Notably, almost all of the members of the current ‘Pulse’ (fake) ticket attend either with Cromwell College (with Mr Finke) or St John’s College (with Mr Watt). Further, in an MX article earlier in the week (http://i48.tinypic.com/nl5z83.jpg) Mr Finke stated that he had never heard of one of the other ‘Pulse’ candidates, Mr Zac Draheim, despite Mr Draheim also attending Cromwell College and despite them both being Facebook friends and there being photos of the two together (available on Facebook). Mr Finke has refused to answer questions related to his involvement with the Pulse ticket, as reported by Crikey (http://tinyurl.com/ccc249m).
One student, who was put down on the ticket as ‘Pulse’ Treasurer – Tristan Black of St John’s College – has said that he was tricked into signing up by a Fresh member. You can see a screenshot of his statement on Facebook here: http://i48.tinypic.com/24y91ma.jpg . It is quite clear that Pulse this year is a fake ticket created by students associated with Fresh, after they removed the electoral regulation protection of the name. This is supported by the fact that the people who are on this ticket have not come out and campaigned in the election at all.
‘Fresh’ and the UQ Union are now posting a lot of spin on social media about the decision of the Electoral Tribunal (established under the UQU Constitution) on the evening of Thursday the 23rd of August which held that Fresh had not acted in breach of the regulations. This is 100% true in a legalistic sense. However, contrary to how Fresh and the UQU are portraying the ruling, this does not clear them of wrongdoing. It does not address any of the concerns which I outlined above. The Tribunal found that Fresh had not breached the electoral regulations – but that is because they set the electoral regulations to suit themselves. This does not mean that there will be a free and fair election.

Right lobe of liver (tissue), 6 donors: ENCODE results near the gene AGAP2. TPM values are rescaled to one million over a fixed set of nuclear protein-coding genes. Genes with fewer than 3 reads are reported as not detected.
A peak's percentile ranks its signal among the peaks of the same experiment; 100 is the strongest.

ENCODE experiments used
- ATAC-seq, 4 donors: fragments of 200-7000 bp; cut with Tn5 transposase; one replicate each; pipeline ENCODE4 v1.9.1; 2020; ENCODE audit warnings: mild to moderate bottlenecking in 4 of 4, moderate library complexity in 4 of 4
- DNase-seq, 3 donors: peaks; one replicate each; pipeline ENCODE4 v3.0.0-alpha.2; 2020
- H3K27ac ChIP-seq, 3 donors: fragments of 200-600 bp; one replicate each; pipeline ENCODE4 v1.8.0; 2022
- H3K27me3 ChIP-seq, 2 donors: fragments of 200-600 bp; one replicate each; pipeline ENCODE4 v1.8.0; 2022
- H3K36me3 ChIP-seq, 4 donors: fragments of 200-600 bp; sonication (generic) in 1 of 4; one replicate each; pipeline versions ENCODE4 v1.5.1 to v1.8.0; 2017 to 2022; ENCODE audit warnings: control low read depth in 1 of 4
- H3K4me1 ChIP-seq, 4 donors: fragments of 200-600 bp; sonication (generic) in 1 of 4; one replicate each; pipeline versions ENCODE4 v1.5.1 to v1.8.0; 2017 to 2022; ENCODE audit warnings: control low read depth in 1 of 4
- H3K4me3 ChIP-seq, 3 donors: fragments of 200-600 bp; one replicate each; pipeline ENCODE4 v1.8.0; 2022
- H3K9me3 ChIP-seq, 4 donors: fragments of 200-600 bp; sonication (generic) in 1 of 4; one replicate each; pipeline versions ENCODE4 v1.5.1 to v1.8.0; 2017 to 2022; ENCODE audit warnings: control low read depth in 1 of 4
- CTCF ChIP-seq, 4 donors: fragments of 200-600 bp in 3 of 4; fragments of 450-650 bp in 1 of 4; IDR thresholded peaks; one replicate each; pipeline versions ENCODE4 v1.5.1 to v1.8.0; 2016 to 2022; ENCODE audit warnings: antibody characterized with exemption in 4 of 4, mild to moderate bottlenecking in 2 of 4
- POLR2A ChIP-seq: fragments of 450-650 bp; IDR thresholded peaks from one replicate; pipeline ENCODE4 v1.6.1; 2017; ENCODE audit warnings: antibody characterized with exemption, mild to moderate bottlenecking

There are also serious concerns about the transparency of the review process. Currently there is no publicly accessible information as to who is on the Electoral Tribunal or how to contact them. There is no information about how one can make a complaint. And there are no details posted about when and where any hearings are held. Further, in relation to the Returning Officer for elections (currently a gym owner from Caboolture), they can be appointed with the approval of only a few of the inner cadre of party members. They are not truly independent, as they should be – given they oversee the conduct of elections.